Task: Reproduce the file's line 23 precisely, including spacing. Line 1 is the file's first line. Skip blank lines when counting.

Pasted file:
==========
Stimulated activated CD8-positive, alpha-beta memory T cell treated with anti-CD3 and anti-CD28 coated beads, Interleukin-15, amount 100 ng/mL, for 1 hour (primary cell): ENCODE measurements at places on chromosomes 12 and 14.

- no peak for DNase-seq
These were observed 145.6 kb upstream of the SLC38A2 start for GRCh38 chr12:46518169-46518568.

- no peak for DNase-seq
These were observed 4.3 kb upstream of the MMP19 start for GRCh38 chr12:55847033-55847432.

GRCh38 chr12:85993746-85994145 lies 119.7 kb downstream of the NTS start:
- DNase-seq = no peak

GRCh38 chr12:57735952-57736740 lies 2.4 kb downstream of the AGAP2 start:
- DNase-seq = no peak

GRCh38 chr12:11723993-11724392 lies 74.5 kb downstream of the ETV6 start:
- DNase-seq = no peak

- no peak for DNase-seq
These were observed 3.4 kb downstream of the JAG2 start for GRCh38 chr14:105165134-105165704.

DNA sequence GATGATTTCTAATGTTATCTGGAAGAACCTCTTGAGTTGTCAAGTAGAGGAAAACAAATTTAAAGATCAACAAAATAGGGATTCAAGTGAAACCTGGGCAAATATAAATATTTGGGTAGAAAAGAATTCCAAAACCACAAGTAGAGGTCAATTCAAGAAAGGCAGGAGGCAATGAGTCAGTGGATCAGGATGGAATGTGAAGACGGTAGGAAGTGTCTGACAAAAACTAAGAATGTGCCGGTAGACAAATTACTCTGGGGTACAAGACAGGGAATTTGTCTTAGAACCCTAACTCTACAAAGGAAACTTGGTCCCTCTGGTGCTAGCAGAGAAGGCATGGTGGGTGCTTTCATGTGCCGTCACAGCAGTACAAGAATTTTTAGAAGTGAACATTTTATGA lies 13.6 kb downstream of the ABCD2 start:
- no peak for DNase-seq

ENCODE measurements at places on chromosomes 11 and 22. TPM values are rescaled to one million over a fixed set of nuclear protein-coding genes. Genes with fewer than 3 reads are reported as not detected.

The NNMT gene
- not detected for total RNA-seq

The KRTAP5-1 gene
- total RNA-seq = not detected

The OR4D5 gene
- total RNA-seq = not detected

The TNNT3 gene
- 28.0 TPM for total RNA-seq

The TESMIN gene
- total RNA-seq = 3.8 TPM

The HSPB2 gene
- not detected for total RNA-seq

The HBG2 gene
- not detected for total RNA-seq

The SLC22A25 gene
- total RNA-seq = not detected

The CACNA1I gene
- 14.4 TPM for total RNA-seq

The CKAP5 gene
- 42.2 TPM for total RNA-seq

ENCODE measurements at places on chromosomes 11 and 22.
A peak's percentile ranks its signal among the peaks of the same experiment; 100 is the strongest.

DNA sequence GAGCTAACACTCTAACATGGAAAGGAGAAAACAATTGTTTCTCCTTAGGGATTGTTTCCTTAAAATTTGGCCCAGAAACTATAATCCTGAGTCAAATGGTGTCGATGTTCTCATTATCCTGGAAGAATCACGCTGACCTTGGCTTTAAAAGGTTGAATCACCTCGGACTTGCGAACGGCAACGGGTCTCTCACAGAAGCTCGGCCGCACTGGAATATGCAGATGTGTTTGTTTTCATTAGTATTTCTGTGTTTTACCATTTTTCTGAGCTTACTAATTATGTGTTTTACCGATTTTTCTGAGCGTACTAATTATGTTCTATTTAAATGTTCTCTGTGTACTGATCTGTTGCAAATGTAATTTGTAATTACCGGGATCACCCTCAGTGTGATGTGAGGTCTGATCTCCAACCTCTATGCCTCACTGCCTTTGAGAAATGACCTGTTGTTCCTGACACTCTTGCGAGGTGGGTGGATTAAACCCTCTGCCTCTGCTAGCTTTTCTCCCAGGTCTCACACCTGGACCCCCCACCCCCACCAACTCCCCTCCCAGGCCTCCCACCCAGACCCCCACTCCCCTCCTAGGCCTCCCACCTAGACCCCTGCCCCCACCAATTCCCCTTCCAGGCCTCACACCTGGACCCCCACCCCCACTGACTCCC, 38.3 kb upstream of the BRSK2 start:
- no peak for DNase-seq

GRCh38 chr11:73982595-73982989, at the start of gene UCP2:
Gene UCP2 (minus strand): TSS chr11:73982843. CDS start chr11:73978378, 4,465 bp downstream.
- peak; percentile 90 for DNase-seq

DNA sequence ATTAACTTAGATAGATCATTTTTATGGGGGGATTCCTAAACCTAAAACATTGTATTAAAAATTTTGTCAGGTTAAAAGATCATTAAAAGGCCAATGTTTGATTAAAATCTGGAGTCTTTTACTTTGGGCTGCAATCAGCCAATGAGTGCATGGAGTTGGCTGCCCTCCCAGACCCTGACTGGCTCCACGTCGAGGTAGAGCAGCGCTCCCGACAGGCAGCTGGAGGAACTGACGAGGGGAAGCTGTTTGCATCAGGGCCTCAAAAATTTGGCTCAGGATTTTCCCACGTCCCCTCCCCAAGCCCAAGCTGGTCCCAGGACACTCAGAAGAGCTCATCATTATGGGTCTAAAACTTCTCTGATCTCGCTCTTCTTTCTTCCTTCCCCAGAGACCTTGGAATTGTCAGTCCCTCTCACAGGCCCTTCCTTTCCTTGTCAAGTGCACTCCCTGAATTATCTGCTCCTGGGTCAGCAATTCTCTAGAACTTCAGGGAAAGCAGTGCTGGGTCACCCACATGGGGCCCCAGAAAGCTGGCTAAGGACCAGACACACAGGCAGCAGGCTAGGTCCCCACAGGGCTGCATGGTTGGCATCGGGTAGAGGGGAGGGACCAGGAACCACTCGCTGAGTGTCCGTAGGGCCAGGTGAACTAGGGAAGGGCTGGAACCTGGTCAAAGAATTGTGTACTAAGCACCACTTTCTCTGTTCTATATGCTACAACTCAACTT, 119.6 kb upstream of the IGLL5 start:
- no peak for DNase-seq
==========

The TNNT3 gene